Sympathetic Nervous System A set of nerves that prepares the body for action in threatening situations
Parasympathetic Nervous System A set of nerves that helps the body return to a normal resting state
Spinal Reflexes Simple pathways in the nervous system that rapidly generate muscle contractions (ex. the pain-withdrawal reflex)
Hindbrain An area of the brain that coordinates information coming into and out of the spinal cord
Medulla Part of the hindbrain. Coordinates heart rate, circulation, and respiration.
Reticular Formation Part of the hindbrain. Regulates sleep, wakefulness, and levels of arousal
Cerebellum Part of the hindbrain. Controls fine motor skills
Pons Part of the hindbrain. Relays information from the cerebellum to the rest of the brain
Forebrain Controls cognitive, emotional, and motor functions
Cerebral Cortex The outermost layer of the brain; two hemispheres
Subcortical Structures Areas of the forebrain under the cerebral cortex near the center of the brain
Thalamus A subcortical structure that relays/filters information from the senses and transmits the information to the cerebral cortex. Input from all senses (except smell)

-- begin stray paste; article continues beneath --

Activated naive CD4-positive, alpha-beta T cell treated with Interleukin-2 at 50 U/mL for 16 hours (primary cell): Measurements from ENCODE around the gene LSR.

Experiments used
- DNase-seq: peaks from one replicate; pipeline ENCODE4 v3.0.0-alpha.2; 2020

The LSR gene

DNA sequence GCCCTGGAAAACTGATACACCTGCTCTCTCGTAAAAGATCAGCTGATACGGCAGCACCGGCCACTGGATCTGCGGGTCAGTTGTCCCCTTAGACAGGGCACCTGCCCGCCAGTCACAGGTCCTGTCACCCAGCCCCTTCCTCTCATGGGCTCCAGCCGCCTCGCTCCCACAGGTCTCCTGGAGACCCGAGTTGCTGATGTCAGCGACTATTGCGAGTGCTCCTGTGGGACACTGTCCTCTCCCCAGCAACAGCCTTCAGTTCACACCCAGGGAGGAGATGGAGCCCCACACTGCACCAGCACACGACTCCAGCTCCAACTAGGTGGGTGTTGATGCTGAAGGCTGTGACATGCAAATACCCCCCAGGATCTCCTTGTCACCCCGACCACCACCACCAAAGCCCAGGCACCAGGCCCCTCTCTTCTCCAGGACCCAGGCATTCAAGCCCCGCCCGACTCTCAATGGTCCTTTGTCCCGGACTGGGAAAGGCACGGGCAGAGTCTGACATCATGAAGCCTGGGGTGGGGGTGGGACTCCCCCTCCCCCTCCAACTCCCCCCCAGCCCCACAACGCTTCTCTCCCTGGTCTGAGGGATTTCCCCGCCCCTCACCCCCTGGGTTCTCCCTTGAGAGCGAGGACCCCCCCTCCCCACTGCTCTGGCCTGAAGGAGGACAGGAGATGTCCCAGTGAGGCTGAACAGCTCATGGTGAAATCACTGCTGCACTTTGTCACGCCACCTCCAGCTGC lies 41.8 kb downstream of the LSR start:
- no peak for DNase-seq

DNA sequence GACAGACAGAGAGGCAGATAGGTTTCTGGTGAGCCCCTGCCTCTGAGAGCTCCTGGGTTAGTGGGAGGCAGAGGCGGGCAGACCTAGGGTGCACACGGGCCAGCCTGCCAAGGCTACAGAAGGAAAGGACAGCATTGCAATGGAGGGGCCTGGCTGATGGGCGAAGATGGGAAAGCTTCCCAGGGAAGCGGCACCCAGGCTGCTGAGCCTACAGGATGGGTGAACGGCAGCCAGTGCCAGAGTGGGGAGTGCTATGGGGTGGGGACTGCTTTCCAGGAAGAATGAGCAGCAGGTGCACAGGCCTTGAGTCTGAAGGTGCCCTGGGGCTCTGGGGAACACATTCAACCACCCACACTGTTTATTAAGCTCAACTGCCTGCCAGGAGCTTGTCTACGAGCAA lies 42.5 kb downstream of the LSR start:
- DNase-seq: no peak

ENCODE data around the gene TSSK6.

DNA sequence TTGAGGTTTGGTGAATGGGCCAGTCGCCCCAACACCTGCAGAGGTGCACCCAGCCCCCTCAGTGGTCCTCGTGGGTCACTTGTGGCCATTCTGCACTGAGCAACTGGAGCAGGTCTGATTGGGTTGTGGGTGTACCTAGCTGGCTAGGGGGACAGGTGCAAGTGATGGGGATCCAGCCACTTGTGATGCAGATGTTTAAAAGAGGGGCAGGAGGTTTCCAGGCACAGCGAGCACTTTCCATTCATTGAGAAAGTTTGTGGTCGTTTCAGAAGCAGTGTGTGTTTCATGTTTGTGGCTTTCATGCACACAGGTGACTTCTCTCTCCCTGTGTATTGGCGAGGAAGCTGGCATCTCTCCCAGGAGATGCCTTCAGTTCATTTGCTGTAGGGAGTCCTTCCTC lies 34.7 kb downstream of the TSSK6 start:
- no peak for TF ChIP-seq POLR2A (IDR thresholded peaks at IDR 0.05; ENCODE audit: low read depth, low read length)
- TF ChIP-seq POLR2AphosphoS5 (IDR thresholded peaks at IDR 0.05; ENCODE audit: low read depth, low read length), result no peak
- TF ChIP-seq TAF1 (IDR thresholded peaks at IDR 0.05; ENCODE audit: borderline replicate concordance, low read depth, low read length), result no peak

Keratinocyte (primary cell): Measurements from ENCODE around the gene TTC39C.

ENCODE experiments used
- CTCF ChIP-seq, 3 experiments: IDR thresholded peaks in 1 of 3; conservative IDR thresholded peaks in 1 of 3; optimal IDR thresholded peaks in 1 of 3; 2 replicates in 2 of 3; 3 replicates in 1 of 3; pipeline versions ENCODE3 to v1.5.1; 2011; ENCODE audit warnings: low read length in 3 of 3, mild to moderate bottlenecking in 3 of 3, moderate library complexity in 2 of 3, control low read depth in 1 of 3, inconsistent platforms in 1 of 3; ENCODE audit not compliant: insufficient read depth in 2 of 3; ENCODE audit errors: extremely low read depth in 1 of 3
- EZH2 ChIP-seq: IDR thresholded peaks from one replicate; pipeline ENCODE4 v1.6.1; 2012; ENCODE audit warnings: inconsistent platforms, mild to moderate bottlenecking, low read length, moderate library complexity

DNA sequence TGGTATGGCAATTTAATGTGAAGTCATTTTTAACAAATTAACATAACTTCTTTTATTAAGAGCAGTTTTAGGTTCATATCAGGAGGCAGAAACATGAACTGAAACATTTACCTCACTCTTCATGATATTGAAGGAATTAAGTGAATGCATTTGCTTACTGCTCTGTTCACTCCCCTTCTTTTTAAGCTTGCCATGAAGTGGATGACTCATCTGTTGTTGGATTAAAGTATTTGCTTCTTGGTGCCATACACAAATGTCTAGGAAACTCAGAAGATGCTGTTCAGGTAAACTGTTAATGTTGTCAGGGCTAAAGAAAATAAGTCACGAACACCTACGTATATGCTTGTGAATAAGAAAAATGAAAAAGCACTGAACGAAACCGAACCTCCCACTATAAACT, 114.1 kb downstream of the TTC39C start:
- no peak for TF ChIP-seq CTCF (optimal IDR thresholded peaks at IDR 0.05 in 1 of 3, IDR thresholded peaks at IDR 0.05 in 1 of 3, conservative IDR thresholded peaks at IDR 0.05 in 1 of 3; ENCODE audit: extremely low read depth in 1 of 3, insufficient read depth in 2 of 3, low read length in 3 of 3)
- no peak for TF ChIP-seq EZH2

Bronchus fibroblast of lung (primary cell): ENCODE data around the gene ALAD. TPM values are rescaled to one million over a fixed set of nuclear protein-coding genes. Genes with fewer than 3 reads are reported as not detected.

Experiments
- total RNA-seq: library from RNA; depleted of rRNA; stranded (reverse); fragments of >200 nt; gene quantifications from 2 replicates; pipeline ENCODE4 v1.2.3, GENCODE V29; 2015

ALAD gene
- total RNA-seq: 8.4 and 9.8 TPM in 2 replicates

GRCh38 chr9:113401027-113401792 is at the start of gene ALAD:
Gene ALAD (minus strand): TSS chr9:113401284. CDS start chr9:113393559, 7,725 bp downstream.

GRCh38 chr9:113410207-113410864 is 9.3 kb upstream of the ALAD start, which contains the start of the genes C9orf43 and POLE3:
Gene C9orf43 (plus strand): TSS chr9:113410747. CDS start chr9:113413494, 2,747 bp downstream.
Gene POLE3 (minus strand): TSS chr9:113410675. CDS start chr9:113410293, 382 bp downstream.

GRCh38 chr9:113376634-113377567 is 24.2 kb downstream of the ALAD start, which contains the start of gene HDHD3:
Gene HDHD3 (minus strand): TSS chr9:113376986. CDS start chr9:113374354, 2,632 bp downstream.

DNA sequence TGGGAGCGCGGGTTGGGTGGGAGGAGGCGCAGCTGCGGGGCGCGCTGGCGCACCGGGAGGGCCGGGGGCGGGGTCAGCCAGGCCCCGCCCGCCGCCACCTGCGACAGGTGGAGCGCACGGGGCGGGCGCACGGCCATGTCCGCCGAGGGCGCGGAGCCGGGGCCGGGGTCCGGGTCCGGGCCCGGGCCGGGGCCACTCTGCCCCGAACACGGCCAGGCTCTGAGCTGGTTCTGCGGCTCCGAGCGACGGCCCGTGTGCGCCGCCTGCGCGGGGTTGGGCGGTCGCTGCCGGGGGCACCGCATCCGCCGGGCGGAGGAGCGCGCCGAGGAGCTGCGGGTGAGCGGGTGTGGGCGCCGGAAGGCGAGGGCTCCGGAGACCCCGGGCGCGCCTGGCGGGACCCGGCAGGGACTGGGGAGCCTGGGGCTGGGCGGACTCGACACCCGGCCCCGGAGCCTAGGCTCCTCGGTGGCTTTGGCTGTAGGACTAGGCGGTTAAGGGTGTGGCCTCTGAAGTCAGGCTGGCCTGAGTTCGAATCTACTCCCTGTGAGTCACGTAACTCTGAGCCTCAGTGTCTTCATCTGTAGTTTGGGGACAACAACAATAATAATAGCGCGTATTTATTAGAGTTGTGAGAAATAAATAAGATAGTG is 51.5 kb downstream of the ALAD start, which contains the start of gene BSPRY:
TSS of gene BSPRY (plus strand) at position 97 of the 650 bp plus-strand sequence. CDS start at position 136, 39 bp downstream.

Hypothalamus A subcortical structure that regulates body temperature, hunger, thirst, and sexual behavior
Pituitary Gland A subcortical structure. A "Master Gland" of the body's hormone-producing system.
The Limbic System A group of forebrain structures: hypothalamus, amyglada, hippocampus.
Hippocampus A part of the limbic system, critical for creating new memories and filing them into a network of knowledge
Amyglada A part of the limbic system that plays a central role in many emotional processes, formation of memories (attaches significance to these memories)
Corpus Callosum A thick band of nerve fibers that connects large areas of the cerebral cortex on each side of the brain and supports communication of information across the hemispheres
Occipial Lobe A region of the cerebral cortex that processes visual information
Parietal Lobe A region of the cerebral cortex that processes information on touch
Temporal Lobe A region of the cerebral cortex that processes information on hearing and language
Frontal Lobe A region of the cerebral cortex that has specialized areas for movement, planning, memory, and judgement
Heritability A measure of the variability of behavioral traits among individuals that can be accounted from genetic factors
EEG A device used to record electrical activity in the brain
MRI Applying a brief but powerful magnetic pulse to the head and recording how these pulses are absorbed throughout the brain
PET A harmless radioactive substance is injected into a persons bloodstream and the brain is scanned
Created by: omoseley